The Use of Global Depositary Receipts for an Acquisition of a Canadian Public Company - Part 2

| 3 minutes

In my previous post, I outlined some of the features of a Global Depositary Receipts (GDRs) program that was utilized by HRT Participações S.A. (HRT), a Brazilian-based and listed exploration and production company, in its acquisition of UNX Energy Corp., a Calgary-based TSXV listed exploration and production company with oil and gas assets located in offshore Namibia. GDRs can be a mechanism to overcome a number of issues that may be encountered in structuring an international public M&A deal. In this post, I will outline some of the potential pitfalls in implementing a GDR structure.

Tax Implications
 
GDR structures often involve a company based and listed in an emerging market listing GDRs on a more established foreign market. Many emerging markets have investment regimes which tax foreign investment, and this can be problematic from the point of view of establishing a GDR program in a public M&A deal. In the context of an acquisition, participants in the acquisition and their advisors need to have a clear understanding of mechanisms in place to tax the structure and the net effect that any such taxes can have on the consideration for the acquisition. The net effect of these taxes on international investment can have a negative impact on the net consideration for the acquisition. Accordingly, advisors should be aware of the possible negative effects of the relevant tax regime well before the acquisition is announced or a binding agreement is entered into.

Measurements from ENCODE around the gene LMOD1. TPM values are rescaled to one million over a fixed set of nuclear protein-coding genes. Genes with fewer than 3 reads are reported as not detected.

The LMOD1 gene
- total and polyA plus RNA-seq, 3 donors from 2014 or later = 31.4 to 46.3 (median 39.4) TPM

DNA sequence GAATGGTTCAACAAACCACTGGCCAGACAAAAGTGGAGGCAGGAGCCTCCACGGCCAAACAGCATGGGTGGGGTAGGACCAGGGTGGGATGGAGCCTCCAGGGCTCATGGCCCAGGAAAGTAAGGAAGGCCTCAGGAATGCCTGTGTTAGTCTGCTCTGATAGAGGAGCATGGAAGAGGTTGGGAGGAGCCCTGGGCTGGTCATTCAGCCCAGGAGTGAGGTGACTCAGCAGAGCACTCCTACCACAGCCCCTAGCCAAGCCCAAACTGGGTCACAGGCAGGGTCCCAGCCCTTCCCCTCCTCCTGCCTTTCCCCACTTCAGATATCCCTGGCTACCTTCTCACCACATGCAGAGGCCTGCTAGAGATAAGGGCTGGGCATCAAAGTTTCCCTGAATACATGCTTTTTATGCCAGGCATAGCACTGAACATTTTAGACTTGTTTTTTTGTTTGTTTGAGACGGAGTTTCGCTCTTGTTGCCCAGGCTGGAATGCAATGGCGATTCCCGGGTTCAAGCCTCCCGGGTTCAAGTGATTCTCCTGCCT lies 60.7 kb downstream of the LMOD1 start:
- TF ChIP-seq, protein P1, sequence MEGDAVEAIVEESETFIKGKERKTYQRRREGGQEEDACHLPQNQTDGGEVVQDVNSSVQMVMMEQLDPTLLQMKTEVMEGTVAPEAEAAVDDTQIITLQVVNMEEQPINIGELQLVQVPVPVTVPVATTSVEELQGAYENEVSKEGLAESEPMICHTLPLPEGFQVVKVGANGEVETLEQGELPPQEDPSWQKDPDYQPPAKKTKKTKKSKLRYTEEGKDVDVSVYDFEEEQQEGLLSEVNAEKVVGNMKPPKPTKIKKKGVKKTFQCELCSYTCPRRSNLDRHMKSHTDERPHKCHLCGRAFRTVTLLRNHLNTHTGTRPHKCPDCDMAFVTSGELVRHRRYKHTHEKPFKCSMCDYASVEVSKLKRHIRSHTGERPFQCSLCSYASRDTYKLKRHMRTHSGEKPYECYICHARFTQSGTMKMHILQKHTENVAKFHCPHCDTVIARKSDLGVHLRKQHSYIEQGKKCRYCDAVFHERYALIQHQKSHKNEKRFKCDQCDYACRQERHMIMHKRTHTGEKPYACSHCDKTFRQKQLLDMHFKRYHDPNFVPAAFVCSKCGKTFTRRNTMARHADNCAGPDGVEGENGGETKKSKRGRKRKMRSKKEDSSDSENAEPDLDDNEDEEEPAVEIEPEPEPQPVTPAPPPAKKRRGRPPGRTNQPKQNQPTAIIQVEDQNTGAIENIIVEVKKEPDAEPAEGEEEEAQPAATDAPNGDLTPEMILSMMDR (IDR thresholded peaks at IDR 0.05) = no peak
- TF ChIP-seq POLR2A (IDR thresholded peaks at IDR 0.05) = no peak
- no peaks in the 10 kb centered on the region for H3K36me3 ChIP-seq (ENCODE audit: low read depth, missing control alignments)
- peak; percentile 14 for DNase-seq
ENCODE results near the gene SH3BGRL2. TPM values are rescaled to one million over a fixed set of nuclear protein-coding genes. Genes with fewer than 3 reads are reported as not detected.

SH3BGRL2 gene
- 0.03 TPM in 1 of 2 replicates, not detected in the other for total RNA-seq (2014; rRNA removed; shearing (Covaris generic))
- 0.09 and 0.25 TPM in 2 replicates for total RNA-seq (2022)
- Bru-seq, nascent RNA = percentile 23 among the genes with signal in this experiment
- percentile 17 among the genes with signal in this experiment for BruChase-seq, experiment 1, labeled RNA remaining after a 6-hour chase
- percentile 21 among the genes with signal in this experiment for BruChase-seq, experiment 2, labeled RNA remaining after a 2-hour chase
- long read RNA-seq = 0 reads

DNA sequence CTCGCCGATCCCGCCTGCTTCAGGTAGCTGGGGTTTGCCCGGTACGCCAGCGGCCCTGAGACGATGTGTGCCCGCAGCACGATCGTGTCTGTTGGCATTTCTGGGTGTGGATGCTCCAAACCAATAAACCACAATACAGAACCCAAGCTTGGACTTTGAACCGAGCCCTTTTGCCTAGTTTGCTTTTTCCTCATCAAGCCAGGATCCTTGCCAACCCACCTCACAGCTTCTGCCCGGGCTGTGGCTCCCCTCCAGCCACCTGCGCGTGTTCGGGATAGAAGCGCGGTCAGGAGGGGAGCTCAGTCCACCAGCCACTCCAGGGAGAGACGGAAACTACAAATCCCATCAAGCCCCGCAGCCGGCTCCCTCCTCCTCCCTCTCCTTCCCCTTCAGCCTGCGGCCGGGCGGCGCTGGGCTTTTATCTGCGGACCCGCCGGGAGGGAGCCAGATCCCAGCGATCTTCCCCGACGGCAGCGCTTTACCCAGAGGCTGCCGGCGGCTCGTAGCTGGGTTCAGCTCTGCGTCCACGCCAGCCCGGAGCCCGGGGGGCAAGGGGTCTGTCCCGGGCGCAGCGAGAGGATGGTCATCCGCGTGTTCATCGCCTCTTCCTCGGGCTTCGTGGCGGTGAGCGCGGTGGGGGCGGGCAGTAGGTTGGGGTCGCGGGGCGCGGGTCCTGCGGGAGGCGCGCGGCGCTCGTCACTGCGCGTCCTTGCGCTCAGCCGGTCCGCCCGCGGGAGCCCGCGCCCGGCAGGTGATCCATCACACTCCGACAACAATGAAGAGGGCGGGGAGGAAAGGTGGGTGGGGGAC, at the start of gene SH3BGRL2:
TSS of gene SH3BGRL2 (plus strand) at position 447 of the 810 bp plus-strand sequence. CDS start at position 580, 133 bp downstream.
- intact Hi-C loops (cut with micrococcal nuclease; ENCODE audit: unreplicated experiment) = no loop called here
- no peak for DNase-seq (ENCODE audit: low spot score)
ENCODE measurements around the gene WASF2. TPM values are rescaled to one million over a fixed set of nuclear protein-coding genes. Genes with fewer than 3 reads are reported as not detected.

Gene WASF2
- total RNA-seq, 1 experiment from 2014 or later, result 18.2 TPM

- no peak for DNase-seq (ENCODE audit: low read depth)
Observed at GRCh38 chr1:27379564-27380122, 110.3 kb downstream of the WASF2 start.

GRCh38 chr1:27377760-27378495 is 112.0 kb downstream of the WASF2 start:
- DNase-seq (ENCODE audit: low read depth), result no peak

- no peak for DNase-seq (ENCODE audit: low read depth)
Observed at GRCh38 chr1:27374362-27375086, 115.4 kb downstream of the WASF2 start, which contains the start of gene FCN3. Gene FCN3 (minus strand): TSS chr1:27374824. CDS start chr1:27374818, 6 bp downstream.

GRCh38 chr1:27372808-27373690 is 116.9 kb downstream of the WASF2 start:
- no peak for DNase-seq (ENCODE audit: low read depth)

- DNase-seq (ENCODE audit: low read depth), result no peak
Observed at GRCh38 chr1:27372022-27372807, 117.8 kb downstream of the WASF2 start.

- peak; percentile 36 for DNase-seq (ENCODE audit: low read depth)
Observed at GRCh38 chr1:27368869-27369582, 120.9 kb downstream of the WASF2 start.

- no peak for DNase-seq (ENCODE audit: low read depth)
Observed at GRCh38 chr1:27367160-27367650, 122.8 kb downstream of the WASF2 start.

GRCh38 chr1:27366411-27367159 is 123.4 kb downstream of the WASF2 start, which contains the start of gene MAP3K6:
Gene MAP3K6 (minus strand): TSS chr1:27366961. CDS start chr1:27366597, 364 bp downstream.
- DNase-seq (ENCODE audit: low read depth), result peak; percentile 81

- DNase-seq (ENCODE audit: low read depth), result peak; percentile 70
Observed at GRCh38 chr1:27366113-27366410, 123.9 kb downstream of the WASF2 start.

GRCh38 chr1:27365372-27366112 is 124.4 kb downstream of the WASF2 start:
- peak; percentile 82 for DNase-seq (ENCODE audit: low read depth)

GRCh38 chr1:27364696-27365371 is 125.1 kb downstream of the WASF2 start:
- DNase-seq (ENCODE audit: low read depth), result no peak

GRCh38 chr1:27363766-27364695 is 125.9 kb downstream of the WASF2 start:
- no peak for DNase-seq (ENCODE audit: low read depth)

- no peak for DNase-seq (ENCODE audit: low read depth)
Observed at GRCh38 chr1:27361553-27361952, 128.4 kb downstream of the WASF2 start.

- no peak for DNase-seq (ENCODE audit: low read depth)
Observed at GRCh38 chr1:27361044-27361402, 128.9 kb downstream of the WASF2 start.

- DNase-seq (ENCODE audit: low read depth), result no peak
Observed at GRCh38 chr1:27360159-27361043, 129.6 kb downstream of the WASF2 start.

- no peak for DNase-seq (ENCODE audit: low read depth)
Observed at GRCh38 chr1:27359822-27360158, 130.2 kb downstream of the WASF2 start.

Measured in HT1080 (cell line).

Matching Rights of the GDRs with Those of the Underlying Securities

Another issue with the GDR structure is that regardless of how closely the parties want the rights of GDR holders to follow the rights of the underlying security, there can be some friction in the implementation of these structures which emerges either through the commercial terms of the deposit agreement governing the terms of the GDRs, the operation of relevant laws, or a combination thereof, all of which have the potential to dilute the rights of the GDR holder versus the holder of the underlying security. For example, a GDR program will involve a depositary bank which holds the underlying securities supporting the GDRs. This means that information, such as meeting materials for a shareholder meeting, is not distributed directly to the GDR holders, but rather to the depositary bank to then be distributed to the GDR holders.  This has the potential to create a situation where GDR holders receive the meeting information from the company only a few days before a shareholder meeting, which could be past the time when GDR holders are permitted to vote. This has the potential to dilute the value of the GDRs as compared to the underlying securities.

Additional Fees

 

Depositary banks, which administer GDR programs, typically charge fees for their services and will deduct these fees from the dividends and other distributions. The depositary bank also will incur expenses, such as for converting foreign currency into Canadian or U.S. dollars, and usually will pass those expenses on to GDR holders. The net effect of these fees needs to be clearly understood by advisors, and be priced into the net value of the GDRs offered as consideration in the acquisition.

acquisition foreign investment global depositary receipts public M&A

Authors

Subscribe

Stay Connected

Get the latest posts from this blog

Please enter a valid email address